As debate rages on over the rights and wrongs of Manchester City’s desperately unlucky Champions League defeat in Munich, the influence of Manuel Pellegrini becomes ever more apparent.
The post match inquest has seen social media platforms and the mainstream ‘press’ comparing and contrasting the fortunes of key personnel in the City team, but there has been little or no focus on the ramifications of Pellegrini’s enforced absence from the touchline.
Joe Hart has been universally lauded for his heroic efforts, before he was cruelly beaten by Jerome Boateng’s deflected last minute shot. Joe had been the pivotal figure as the Blues went agonisingly close to snatching the point merited by a valiant defensive performance.
Yaya Toure has been the polar opposite, incurring the wrath of many City fans, exasperated by his inability, or apparent unwillingness, to put in the proverbial shift, as befits a truly world class player.
So much has been said and written about City’s talisman of last season, fuelled by the Ivorian’s summer of madness and sadness, losing the plot over birthday cakes and, tragically, his younger brother to cancer.
But it falls to an unlikely figure, Phillip Lahm, Bayern’s skipper, to lend insight as to why Munich finally triumphed.
Germany’s World Cup winning captain admitted that his team were ‘chasing shadows’ in the opening exchanges at the Allianz Arena, before Pep Guardiola instigated tactical changes.
With Pellegrini serving the second of his two-game UEFA touchline ban and banished to the stand, the City boss was denied access to his players and unable to counter Guardiola’s on-field alterations.
That’s not to denigrate the efforts of Ruben Cousillas and Brian Kidd, but there are reasons why Manuel is The Engineer and the pair are his assistants.
There have been preposterous rants in the media that City lack a manager with any type of pedigree in the Champions League. Such utterances show the ignorance of guttersnipes who just love to hate City.
It’s an ill-founded and malicious accusation.
Pellegrini over achieved during his time with unfancied Villarreal, taking them to both the semi finals and quarter finals of the CL.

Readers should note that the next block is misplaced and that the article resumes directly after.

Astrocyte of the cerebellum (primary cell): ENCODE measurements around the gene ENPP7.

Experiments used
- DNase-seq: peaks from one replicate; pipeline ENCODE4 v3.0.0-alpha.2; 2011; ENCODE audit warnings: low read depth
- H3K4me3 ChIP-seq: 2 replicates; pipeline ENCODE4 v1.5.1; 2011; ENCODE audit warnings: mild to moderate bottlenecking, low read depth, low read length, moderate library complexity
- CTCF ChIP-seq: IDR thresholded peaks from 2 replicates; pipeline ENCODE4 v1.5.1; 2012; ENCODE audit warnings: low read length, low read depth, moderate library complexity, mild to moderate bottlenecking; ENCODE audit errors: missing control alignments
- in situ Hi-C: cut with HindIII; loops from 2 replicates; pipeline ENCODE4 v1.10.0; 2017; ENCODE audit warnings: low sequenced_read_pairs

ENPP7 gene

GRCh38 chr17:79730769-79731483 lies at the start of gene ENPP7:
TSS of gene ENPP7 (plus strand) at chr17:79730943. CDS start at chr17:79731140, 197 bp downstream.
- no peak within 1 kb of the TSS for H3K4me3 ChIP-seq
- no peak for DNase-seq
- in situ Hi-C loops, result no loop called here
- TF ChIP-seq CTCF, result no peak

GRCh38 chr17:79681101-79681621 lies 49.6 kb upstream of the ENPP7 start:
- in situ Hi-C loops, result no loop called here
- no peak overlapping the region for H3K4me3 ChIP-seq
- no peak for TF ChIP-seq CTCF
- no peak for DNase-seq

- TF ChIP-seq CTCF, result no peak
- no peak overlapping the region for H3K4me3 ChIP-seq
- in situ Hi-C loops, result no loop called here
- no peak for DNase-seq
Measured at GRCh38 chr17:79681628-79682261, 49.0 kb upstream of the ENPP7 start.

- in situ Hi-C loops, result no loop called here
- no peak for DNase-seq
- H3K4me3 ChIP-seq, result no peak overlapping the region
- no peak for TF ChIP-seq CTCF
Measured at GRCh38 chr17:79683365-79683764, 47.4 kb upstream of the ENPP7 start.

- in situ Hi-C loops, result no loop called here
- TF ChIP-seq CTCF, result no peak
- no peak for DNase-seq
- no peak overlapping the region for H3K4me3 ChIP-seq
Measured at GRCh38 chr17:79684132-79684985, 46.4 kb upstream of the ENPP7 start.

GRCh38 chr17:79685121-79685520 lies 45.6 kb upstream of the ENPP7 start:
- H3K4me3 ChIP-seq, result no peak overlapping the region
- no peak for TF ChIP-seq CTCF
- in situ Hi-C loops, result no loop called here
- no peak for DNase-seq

More recently with Malaga, he was denied a second CL semi-final in 2013, when Borussia Dortmund scored two goals in added time – both offside – to cheat the Spanish underdogs.
This was the same Dortmund side who had totally outplayed City at the Etihad in the group stages, before a Mario Balotelli penalty salvaged a 1-1 draw after what many consider was Joe Hart’s finest ever goalkeeping display – better even than Wednesday night.
Arguably, with Pellegrini’s input, City might have made it over the line in Munich.
On the balance of play, the purists could argue that Bayern were worthy winners with 21 goal attempts compared to City’s seven, and Hart called upon to make a string of stunning saves, not least from a 35-yard howitzer of a shot from Boateng in the 87th minute.
Bayern made numerous bogus penalty claims, none more so than substitute and serial offender Arjen Robben, surely a gold medal prospect for the Dutch Olympic Diving Team in 2016.
Thomas Muller, as brilliant and technically gifted as he is, could have been trained by the Royal Shakespeare Company, such were his over theatrical offerings.
True, Fernandinho undeniably handled the ball in City’s penalty area in the second half, but it was as clear a case of ‘ball to hand’ as you will ever see.
The one penalty appeal of the night with any credence was that of David Silva when Bayern debutant centre back, Mehdi Benatia, clearly fouled City’s Spanish maestro.
Benatia was strongly linked with a move to City from Roma all summer long, before Pellegrini eventually landed his preferred target of Eliaquim Mangala.
Perversely the Moroccan defender made his mark in a match where City’s £32m centre back once again stayed on the bench.
Pre-match speculation suggested the ex-Porto defender would partner Vincent Kompany, but veteran Martin Demichelis won the vote.
The pair defended resolutely enough, but City’s weakness on the night came down the flanks with full backs Sagna and Clichy struggling with Bayern’s wing play.
Even at the death, substitute Sergio Aguero so nearly stabbed home an equaliser, but his attempt went the wrong side of Manuel Neuer’s post.
Clearly it wasn’t City at their best. The same should be said of Bayern. City were missing key players Zabaleta, Fernando and Jovetic. Munich were minus the quality of Ribery, Schweinsteiger and Martinez.
Having come so close to taking a point in what, on paper, appears the most difficult match in their qualification campaign, City should take heart from what lies ahead.
Roma destroyed CSKA 5-1 but, as tough as the remaining five fixtures will be, this is not the proverbial Group of Death.
City are very capable of harvesting 13, possibly 15, points and winning it outright. Any talk of only being left to battle it out for second spot with the Italians is puerile.
Pellegrini does however, need to extract more from his players if they are to pose any genuine threat in the knockout stages.
Only those wearing spectacles of a deepest sky blue hue would think City capable of beating the best of Europe’s best at present.
It would be all too easy for City supporters to be contaminated by an insidious media, hell-bent on undermining both Pellegrini as an individual, and City as a collective.
Lest we forget it was the same scenario last season when Liverpool won the title in mid-April and Manuel wasn’t up to the task – yeah right, that’s how it played out didn’t it?
Too many people are too quick to rush to judgement. It’ll be a different picture come December 11th when City go into the draw for the knockout Round of 16 as the winners of Group E.
By David Walker
www.readbutneverred.com @ReadButNeverRed @djwskyblu